As some of you might know, Mass Effect is one of my favorite gaming franchises. Of course, when I say that, I am looking at the franchise as a whole (I will not dwell on what happened to ME 3). However, for those gamers who primarily play on PlayStation consoles, playing the original Mass Effect was not in the cards. This changed once the game was finally released for PlayStation 3 at the end of 2012. Finally, PlayStation fans were able to play the whole series through. I was one of those fans who got the original for digital download. Here is what I thought:
Mass Effect is a science fiction third-person RPG developed by Bioware and published by Microsoft originally, but is now being published by EA. It originally was released for XBox 360 only, but eventually was released for PC and then Playstation 3. It uses the Unreal 3 engine. The game was applauded for its in-depth universe. To me, the game is the Holy Grail of RPGs, since most do not have the Science fiction twist that Mass Effect does.
The setting puts the game far into the future where the human race discovers alien technology that allows them to travel faster than light (the “mass effect” field). They have also found mass relays that allow them to travel significant distances in space in short amounts of time. The human race expands throughout the galaxy, meeting other alien races. They create the Human Systems Alliance that becomes a rising power among the other, older races.
The game follows Commander Shepard, an elite soldier who is picked to head a secret mission on a experimental ship, the SSV Normandy. He is also in the running to become the first human Spectre, a black-ops division of the Citadel counsel, a governing body of the “civilized” parts of the galaxy. As the story continues, the player begins to delve into the richly-designed universe that is Mass Effect and discovers that there are some very sinister things lurking in the galaxy.
One of the fun things about this game is the ability of the player to go where they want to go in the galaxy. Sure, there are some parts that you don’t get to decide, but there is a lot of freedom in traveling, allowing the player to go to some really cool planets. Another interesting aspect (that I’m sure you may have heard about) is the ability to have Commander Shepard have a relationship with some of the characters. You only get a few options in this game, but it still keeps things kind of interesting.
There’s a lot going on in Mass Effect. It’s an RPG with XP, leveling up, and different skill-sets you can go through. However, it is also a third-person action adventure shooter. It employs a duck and cover system of fighting but also incorporates vehicle battle as well. It SHOULD be a very diverse game play. For the main missions, that is correct; the actual main quests are a ton of fun. It’s the side quests that are a complete bear to play. They are tedious and difficult in some spots, something that I wasn’t used to from playing Mass Effect 2 and 3 originally. Because of this, I will have to knock the game play down quite a bit.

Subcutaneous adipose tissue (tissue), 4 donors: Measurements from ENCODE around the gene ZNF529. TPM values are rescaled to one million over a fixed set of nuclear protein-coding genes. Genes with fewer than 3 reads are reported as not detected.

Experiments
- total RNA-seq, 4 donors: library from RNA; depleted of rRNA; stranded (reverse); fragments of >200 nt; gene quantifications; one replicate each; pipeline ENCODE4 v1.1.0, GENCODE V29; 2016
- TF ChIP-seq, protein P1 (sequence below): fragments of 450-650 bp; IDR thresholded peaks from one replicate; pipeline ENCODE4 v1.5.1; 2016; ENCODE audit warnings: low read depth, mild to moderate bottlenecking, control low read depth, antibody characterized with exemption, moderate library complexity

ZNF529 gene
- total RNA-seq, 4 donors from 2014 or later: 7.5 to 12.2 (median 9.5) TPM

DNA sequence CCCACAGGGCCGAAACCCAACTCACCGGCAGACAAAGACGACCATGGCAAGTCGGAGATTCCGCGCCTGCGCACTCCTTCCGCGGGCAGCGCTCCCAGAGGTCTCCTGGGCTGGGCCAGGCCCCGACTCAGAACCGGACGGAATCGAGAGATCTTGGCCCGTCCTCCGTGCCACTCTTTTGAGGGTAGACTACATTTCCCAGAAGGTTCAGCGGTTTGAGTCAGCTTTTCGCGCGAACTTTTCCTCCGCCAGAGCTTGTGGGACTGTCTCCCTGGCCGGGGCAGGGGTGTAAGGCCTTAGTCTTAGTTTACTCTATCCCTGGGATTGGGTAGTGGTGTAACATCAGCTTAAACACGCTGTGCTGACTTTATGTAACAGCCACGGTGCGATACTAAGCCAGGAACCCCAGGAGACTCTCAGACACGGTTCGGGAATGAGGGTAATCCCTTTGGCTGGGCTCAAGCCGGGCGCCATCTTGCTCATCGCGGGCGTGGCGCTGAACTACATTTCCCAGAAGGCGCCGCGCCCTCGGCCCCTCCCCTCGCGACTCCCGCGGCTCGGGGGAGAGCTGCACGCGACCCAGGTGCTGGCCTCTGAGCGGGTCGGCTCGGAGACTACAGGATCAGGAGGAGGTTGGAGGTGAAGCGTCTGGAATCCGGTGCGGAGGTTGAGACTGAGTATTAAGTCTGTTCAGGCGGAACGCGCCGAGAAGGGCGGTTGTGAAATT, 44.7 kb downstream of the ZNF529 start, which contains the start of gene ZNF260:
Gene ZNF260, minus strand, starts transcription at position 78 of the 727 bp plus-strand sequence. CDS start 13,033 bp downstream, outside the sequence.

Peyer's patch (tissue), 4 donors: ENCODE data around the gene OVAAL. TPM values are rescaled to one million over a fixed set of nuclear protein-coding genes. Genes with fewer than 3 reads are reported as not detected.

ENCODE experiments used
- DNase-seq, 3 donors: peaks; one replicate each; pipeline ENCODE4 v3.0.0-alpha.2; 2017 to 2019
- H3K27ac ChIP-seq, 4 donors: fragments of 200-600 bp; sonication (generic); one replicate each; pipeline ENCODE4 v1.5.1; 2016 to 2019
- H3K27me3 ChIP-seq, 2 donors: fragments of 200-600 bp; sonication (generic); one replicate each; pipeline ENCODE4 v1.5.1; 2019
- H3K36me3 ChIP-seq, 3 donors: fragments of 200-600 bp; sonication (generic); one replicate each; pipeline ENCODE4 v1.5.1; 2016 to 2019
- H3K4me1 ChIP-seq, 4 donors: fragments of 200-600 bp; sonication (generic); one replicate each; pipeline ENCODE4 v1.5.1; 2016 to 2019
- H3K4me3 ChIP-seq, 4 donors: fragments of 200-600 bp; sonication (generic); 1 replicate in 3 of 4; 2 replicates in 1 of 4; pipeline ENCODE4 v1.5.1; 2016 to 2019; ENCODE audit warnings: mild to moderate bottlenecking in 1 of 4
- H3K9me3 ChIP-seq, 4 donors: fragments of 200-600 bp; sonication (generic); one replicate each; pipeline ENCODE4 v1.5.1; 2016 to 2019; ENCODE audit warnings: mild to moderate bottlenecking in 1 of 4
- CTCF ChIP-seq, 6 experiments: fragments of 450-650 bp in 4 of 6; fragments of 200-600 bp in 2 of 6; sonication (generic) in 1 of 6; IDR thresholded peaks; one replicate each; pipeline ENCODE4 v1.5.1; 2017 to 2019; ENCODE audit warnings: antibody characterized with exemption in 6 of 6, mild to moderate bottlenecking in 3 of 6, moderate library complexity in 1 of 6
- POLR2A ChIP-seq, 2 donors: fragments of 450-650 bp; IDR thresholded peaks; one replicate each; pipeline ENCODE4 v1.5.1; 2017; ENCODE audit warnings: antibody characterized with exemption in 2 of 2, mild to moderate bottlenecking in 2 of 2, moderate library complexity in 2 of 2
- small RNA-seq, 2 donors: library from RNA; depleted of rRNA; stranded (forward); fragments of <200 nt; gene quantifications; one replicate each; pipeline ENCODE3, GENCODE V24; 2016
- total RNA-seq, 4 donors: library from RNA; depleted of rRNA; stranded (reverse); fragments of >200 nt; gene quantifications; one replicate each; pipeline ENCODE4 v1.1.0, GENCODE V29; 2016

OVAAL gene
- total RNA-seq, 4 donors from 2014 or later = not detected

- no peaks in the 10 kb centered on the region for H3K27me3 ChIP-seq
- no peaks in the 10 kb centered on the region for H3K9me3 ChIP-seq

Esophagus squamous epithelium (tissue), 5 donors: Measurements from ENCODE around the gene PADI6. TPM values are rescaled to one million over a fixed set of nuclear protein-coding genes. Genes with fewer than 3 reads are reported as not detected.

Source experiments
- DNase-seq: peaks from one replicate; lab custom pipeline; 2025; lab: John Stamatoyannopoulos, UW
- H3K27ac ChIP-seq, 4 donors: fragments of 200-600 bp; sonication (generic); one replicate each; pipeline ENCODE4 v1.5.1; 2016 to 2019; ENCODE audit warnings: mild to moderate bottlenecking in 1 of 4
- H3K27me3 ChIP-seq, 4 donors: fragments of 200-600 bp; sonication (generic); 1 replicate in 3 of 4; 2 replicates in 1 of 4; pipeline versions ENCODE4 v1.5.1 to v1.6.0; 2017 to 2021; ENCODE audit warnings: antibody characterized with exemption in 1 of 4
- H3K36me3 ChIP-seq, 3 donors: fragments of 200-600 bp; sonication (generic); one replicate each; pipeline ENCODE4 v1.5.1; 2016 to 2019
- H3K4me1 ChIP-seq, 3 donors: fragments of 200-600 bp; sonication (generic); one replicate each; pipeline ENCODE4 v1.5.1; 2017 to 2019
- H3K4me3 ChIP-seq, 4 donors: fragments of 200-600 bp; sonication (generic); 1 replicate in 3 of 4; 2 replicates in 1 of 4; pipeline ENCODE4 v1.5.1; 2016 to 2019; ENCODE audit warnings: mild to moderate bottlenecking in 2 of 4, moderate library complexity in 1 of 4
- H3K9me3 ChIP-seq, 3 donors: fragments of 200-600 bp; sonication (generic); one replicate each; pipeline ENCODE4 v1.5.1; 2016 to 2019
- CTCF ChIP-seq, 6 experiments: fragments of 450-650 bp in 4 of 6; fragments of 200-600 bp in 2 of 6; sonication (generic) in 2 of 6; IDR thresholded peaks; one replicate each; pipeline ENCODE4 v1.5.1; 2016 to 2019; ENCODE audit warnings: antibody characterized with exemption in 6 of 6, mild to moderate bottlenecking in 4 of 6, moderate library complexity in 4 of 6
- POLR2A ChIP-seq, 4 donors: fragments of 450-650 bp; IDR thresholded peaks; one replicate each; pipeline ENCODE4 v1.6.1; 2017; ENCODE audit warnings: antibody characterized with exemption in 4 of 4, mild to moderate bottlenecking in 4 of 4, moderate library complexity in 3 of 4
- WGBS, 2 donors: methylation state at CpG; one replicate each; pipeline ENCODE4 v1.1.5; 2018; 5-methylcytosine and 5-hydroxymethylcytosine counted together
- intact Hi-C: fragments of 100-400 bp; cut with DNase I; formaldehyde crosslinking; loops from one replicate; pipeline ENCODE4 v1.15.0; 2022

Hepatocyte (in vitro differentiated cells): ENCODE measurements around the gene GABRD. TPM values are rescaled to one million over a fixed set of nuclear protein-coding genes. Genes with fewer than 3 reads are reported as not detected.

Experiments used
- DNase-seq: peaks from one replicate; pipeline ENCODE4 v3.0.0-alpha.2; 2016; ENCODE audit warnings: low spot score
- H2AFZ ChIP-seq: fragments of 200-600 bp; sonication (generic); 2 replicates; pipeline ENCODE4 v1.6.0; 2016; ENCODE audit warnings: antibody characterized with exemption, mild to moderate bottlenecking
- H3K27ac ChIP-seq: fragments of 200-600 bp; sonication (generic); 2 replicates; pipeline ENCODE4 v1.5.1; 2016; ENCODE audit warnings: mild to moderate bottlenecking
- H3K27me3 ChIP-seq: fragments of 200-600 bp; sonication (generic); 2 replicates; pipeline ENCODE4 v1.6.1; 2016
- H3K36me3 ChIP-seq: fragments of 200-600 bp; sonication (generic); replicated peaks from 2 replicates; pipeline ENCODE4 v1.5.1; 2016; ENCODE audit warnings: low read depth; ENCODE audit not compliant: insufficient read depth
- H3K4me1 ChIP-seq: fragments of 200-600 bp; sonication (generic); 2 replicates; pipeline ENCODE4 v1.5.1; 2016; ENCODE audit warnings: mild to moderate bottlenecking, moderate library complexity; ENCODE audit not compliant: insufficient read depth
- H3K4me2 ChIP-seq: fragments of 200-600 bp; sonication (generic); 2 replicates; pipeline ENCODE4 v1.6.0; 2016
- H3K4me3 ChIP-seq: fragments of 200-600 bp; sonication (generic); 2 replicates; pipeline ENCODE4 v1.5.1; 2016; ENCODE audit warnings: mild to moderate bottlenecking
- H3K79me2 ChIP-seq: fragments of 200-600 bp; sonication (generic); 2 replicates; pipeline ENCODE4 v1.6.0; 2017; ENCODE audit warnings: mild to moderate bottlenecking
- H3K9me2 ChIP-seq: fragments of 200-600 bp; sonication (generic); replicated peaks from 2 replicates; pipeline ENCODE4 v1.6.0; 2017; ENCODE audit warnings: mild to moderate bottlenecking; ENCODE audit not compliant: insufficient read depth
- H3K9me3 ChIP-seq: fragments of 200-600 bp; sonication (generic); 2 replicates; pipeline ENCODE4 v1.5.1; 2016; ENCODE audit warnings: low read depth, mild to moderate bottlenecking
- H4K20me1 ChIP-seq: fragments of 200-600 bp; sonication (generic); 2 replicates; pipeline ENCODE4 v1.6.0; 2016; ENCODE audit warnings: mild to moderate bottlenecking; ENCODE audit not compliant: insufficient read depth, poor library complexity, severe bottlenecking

There are other aspects of the game play that I would like to cover, however. The first being the class system. Players get to choose at the beginning the type of class they want their character to be. This also includes being able to fully customize the Shepard character: male or female, default or customize completely. I recommend being on male default because Shepard is sexy. Besides customizing the character in that way, there are six classes to choose from: Soldier, Engineer, Adept, Infiltrator, Sentinel, and Vanguard. Each class has its own special perks. I typically play as soldier. Each of the classes also have their own special combat abilities.
Another interesting aspect of game play is dialogue and morality system. As the story unfolds, the player is given options for dialogue. One is typically the “good” option. Another is the “neutral” option. And the third is the “bad” option. Depending on how good or bad you want Shepard to be will depend on how you answer. However, sticking with one side opens up special dialogue conversations not available otherwise.
This particular Mass Effect game focuses very heavily on upgrading weapons. The player can upgrade pistols, shotguns, assault rifles, sniper rifles, as well as grenades and armor. Mods to weapons and armor can also be found as well. Upgrades are collected while exploring and in battle when an enemy is killed, but it can be a pain keep track of all of them. Many times, I would have to stop game play because I had accumulated too many upgrades and had to either apply them or convert them into omni-gel (an all-purpose tool that helps with everything for fixing damage on vehicles to hacking locks). This did get a bit annoying at times.
For the time that the game came out, the graphics were pretty darned slick. And not only that, but the game has actually aged well. It is still playable without the graphics seeming to be annoying. They certainly do not cause me headaches like Final Fantasy VII, for instance. The in-game graphics are great, but the cut-scenes are really were the money is.
Unfortunately, even though the main parts of the game are a lot of fun, all of the side quests are a pain. They are such a pain that I almost stopped playing the game. They are tedious and repetitive. Technically, I would give the fun-factor of the main game a 10, but I would give the side quests a 1. Also because of this, I will probably not be revisiting the game, despite the awesome storyline.
As a whole, this game is great. It’s got some issues; however, if the player just focuses on the main mission, the game is a lot of fun to play. I’m also a bit picky because I feel Mass Effect 2 is a much better game overall. Then again, considering that you can get the whole trilogy pretty cheaply and just the original even more cheaply, it’s definitely worth your time.